Sadly, people around me, even programmers, don't read much science fiction, so in case you don't recognize, the title is an allusion to Alfred Bester's book (find it out and read it!).
Well, I come to realize that Haskell may be my last language. Well, I'd like to learn Clojure when I'm free and play with it, but I will always come back to write things in Haskell if possible. I've had such realizations before. Over time, Smalltalk, Ruby, Common Lisp, have all been my last language for some time, but Haskell is going to stick, I think.
You may have noticed that I prefer simple languages. Not easy ones, mind you, because Common Lisp, and especially Haskell, are both beyond easy, which contributes to the fact that they're rarely used these days. However, they're all simple, and powerful, like a bomb of antimatter, with a small core in the middle, but can produce so much.
In Smalltalk and Ruby, everything is an object. In Common Lisp, everything is a list. In Haskell, everything is a function. Even a variable is a function with no argument. You know, since a function with no argument always does the same thing, they'd better be called constants rather than variables. Even better, all functions, except the constants, are not only functions, but also unary functions. That is, they take only 1 argument, and return something. Then how do Haskellers add 1 to 2? you would ask. Well, (+) is an unary function too! It takes 1 and returns... (1+)! It's another function! and you can apply it to 2, giving 3.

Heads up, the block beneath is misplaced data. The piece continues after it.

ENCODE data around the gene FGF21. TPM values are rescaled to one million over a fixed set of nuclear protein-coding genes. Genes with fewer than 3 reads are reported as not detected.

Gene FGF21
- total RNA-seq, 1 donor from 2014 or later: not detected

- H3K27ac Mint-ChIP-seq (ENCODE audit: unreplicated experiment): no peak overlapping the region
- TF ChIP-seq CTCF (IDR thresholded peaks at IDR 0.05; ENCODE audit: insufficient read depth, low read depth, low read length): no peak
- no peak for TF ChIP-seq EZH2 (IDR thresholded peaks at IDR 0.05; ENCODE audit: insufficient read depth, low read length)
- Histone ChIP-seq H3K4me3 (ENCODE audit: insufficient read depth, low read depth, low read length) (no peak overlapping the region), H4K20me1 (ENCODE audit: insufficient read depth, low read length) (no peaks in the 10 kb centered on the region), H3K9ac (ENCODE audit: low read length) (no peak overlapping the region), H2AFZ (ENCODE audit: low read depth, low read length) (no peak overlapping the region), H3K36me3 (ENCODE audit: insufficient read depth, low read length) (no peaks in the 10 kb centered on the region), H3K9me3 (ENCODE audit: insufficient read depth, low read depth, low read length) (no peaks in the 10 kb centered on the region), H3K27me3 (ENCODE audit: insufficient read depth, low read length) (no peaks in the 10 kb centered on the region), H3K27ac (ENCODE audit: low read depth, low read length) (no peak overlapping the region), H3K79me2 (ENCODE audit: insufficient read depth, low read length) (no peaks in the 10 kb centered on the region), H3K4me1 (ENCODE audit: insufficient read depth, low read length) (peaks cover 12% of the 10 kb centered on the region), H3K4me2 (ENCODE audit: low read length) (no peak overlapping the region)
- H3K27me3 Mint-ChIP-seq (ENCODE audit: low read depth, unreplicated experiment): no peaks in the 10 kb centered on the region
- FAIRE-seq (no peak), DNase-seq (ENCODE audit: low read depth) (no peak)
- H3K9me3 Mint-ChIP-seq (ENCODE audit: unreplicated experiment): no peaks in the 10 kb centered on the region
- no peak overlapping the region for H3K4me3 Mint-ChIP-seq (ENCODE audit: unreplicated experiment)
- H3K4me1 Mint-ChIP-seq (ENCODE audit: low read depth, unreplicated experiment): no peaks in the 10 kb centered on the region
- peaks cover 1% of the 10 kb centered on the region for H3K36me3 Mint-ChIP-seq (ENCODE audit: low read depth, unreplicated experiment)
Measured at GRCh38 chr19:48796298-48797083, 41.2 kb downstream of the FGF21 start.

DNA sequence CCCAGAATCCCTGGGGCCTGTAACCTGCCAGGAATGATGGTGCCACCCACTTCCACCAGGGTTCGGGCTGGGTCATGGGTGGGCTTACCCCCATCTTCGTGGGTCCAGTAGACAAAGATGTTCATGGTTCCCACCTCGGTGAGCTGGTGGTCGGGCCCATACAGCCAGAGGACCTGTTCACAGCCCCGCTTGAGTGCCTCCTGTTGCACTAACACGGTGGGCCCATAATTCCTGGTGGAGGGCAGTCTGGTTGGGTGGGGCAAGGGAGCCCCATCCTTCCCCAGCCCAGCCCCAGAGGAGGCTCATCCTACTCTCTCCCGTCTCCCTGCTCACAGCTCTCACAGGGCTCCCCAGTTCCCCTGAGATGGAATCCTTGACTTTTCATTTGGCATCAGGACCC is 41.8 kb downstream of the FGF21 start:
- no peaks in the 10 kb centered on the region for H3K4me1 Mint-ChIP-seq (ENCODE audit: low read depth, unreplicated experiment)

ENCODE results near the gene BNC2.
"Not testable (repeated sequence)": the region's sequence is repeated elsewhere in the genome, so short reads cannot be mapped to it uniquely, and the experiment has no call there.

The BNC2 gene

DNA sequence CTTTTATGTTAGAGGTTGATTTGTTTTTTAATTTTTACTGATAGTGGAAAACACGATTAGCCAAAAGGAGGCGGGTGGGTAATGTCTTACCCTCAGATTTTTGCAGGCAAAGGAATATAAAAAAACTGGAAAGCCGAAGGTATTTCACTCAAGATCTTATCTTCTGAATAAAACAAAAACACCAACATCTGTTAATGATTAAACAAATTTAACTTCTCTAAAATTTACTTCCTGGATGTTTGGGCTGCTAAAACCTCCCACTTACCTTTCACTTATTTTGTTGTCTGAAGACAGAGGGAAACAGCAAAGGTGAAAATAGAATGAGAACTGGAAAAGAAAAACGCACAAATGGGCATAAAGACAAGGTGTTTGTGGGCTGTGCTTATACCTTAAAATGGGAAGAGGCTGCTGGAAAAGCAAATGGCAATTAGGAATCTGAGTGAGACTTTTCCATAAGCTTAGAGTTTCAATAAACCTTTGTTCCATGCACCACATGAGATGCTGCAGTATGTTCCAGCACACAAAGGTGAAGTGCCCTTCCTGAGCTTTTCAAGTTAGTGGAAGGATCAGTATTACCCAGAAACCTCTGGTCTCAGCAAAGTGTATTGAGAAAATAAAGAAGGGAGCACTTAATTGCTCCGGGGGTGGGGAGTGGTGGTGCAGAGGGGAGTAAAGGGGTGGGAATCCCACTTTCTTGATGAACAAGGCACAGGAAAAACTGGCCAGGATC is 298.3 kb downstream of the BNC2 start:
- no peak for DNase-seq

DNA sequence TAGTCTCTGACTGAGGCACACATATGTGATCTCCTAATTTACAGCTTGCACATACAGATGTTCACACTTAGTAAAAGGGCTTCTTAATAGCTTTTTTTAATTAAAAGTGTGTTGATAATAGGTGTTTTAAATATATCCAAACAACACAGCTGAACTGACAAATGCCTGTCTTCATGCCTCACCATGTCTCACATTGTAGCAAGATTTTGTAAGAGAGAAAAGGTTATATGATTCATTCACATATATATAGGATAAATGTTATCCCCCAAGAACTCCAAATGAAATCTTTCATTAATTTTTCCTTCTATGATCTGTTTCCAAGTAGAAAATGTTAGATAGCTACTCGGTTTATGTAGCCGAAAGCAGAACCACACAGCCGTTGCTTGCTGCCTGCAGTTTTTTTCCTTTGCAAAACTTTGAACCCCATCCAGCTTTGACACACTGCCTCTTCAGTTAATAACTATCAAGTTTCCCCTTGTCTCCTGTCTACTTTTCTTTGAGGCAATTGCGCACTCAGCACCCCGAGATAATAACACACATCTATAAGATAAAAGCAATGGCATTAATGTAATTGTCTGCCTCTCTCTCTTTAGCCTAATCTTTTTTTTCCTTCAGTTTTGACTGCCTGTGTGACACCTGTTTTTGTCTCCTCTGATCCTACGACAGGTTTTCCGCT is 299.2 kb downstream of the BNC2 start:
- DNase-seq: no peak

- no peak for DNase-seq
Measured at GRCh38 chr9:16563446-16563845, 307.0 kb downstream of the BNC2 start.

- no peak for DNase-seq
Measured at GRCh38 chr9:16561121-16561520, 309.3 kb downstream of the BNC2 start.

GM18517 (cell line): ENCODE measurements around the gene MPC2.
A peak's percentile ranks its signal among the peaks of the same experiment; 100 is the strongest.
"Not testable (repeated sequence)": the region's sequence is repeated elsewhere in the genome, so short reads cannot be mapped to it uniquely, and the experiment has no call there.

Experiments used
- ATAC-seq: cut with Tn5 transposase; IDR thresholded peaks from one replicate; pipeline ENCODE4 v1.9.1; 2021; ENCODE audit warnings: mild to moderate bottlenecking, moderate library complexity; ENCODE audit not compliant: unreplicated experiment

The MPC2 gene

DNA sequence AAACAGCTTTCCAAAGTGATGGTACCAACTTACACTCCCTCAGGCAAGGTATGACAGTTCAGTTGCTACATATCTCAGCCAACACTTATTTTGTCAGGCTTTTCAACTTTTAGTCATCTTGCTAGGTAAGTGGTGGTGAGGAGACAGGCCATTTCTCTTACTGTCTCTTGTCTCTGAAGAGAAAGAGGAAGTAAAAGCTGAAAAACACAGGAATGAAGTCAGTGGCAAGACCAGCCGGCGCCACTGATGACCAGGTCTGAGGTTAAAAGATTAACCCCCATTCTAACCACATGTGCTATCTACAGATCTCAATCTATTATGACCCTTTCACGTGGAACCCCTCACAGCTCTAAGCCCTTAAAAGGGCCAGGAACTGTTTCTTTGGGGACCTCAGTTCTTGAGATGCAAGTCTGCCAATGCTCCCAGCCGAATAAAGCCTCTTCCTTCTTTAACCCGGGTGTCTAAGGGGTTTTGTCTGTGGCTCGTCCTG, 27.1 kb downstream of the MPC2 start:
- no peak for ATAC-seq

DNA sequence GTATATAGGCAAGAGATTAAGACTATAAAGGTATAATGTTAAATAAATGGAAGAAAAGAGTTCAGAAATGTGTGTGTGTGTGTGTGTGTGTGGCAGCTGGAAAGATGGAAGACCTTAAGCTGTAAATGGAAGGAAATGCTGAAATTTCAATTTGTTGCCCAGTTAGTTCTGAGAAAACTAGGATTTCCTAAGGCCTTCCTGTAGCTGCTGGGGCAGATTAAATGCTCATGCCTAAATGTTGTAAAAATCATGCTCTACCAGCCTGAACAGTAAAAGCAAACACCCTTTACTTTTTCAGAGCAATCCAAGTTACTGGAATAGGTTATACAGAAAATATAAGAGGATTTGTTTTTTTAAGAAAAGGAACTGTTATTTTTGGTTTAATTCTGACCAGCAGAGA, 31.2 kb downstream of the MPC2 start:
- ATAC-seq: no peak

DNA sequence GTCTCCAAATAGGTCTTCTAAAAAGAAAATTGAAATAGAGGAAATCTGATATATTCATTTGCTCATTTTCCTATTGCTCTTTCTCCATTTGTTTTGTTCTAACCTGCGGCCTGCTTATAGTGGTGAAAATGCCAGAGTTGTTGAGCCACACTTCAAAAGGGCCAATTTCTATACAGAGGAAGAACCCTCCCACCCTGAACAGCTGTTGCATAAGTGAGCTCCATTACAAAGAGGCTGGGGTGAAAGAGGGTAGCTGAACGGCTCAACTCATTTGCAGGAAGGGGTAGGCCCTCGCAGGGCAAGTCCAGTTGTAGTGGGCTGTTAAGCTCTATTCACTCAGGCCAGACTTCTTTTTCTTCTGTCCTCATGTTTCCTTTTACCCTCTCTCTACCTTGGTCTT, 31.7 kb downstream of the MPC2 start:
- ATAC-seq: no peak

Simple as that. Sure, there must be something else. You have types, but they seldom play a significant role in the program logic (not saying that they will be out of your way when you're trying to implement that logic), as they change even less. And there're kinds and even sorts (what a marvelous language English is! I can't to see how these concepts get translated into Chinese). I don't think present day mainstream languages go this far to strain the natural language, and there is a reason people stay away from Haskell & other functional languages: to stay (mostly) sane.
I have stayed away from kinds, let alone sorts, this far, and this fact is bothering me even if learning these things may make me crazy. Not being able to use or understand Boost MPL has not bothered me at all. That's not for common people. Even masters don't often use them. I don't remember hearing MPL mentioned anywhere other than inside the Boost libraries. (Sure, I have not seen a lot of C++ libraries either. Who knows, other than monolithic, everything included frameworks like Qt, Gtk, etc, there're few C++ libraries to talk about in the first place. People tend to write libs in C rather than C++, and then write a C++ wrapper, which is not very C++-ish.) But in Haskell, everybody seems to know everything about everything. What is endomorphism? Hom sets? Profunctors? (Disclaimer: I don't know what they mean.) Really? And you have to write papers with math formulas all over the place to show people how to do something in Haskell? Have you ever read "Howto"s in, say Python? or Ruby? or even C++ or Lisp? To show mortal people how to do something, you show them the code, and explain the logic, and the tricks. To show Haskellers, you show them math, strange symbols and formulas above and under long lines. As if it were easily understandable for us sipping our coffee after a long hour of breathless typing. Sure, I know I'm talking like showing code to us is easier for us, but it's not. You have to think really hard to make types fit together, before you even get to the meaning.
But damn I'm attracted. Like a moth attracted to fire, I cannot help but want to write in Haskell. To challenge it and see how far I can get before burning myself. I don't hope to get to know everything, no, I don't even want to learn much math (category theory, eh? The Chinese translation always eludes me when I want to talk about it.) I don't want to be a scientist. I just want to be a pragmatic engineer, taming some part of the dragon's power, and ride it to the stars.